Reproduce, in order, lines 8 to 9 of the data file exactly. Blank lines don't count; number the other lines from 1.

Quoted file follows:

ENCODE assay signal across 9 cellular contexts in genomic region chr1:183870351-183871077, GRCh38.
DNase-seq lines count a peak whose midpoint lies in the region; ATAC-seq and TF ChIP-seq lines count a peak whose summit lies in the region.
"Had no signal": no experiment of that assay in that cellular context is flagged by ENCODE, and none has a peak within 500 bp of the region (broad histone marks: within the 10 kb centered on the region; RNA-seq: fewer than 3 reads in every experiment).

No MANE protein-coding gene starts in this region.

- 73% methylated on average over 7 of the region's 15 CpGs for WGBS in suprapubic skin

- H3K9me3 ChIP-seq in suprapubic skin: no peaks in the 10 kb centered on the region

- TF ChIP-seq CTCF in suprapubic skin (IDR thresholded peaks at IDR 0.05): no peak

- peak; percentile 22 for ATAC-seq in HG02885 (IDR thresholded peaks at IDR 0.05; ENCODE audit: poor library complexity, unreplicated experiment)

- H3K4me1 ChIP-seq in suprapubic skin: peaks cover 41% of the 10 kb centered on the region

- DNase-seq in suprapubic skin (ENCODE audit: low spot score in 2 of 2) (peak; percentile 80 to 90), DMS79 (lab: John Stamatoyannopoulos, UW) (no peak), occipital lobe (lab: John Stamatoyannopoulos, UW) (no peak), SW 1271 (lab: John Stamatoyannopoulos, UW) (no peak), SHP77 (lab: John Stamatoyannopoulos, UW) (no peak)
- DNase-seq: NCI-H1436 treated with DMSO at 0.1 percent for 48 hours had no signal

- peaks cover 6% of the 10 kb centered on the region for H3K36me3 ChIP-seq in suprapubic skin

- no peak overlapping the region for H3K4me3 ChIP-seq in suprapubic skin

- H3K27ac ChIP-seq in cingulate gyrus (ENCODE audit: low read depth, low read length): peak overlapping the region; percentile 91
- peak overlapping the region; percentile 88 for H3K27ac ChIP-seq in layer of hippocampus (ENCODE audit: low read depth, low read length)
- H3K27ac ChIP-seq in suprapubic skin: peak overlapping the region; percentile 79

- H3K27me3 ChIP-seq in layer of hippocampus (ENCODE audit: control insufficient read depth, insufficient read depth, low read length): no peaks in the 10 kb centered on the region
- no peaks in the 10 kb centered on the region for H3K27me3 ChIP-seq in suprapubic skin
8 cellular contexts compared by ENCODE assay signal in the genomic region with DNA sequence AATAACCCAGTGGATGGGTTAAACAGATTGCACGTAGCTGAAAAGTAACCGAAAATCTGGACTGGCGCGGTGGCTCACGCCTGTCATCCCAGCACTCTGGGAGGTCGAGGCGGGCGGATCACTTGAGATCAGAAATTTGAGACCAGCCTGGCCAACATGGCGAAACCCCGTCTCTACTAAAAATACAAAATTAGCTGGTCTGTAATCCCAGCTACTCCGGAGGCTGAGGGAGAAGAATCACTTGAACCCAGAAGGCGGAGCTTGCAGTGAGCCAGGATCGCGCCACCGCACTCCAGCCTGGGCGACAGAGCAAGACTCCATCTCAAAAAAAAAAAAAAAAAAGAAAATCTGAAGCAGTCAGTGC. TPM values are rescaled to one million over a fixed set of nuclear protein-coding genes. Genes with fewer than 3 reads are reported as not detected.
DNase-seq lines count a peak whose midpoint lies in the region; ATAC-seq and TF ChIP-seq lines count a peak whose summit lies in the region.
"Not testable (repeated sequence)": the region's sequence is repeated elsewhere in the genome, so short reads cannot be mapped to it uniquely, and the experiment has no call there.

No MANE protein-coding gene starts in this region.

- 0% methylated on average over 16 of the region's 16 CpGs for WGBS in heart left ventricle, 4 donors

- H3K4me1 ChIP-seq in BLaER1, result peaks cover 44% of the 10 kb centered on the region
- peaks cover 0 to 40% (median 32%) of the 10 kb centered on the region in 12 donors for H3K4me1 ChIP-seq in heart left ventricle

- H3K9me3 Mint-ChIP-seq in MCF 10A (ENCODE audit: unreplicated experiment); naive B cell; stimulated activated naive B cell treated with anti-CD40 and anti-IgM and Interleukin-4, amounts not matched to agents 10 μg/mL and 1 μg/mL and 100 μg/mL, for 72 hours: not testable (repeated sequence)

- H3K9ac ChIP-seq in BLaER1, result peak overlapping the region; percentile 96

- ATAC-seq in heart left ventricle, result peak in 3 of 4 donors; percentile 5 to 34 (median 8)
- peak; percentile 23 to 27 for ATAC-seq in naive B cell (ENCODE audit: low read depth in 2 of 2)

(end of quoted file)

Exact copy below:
- peak; percentile 22 for ATAC-seq in HG02885 (IDR thresholded peaks at IDR 0.05; ENCODE audit: poor library complexity, unreplicated experiment)

- H3K4me1 ChIP-seq in suprapubic skin: peaks cover 41% of the 10 kb centered on the region